Collusion in a buyer–seller network formation game
Journal of Economic Behavior & Organization, 2018, vol. 155, issue C, 445-457
We study collusive behavior in a simple finitely repeated buyer–seller network formation game. There is one seller and two potential buyers who simultaneously decide on which link(s) to form. A link represents a trading opportunity between a seller and a buyer and is formed if both offer it. If the seller is linked to both buyers, the seller gets the entire surplus. If the seller is linked to only one buyer, the linked buyer gets a small share of the surplus and the seller has the larger share. Link costs are incurred when the link is established. We study two levels of link costs: zero and positive. The competitive network is the outcome of undominated strategy play only with zero link costs. In both link cost levels, the only way both buyers can earn strictly positive payoffs is by turn taking. We find evidence that both the buyers and the seller facilitate tacit collusion, regardless of the payoff structure. The proportions of groups that engage in collusion and turn taking do not seem to depend on the payoff structure.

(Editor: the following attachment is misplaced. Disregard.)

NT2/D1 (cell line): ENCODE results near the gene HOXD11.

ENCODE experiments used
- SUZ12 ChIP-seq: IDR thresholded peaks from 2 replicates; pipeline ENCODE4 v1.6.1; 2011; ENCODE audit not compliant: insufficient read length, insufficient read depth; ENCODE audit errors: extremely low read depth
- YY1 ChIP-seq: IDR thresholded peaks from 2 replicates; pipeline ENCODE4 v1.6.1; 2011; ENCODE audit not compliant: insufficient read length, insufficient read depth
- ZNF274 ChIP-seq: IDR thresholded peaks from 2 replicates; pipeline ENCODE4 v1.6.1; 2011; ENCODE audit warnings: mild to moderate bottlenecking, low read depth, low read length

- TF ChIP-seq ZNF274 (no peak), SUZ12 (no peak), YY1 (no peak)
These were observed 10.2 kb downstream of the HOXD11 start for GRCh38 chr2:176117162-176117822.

Keywords: Experiments; Collusion; Coordination; Turn-taking; Buyer–seller networks (search for similar items in EconPapers)
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Persistent link: https://EconPapers.repec.org/RePEc:eee:jeborg:v:155:y:2018:i:c:p:445-457
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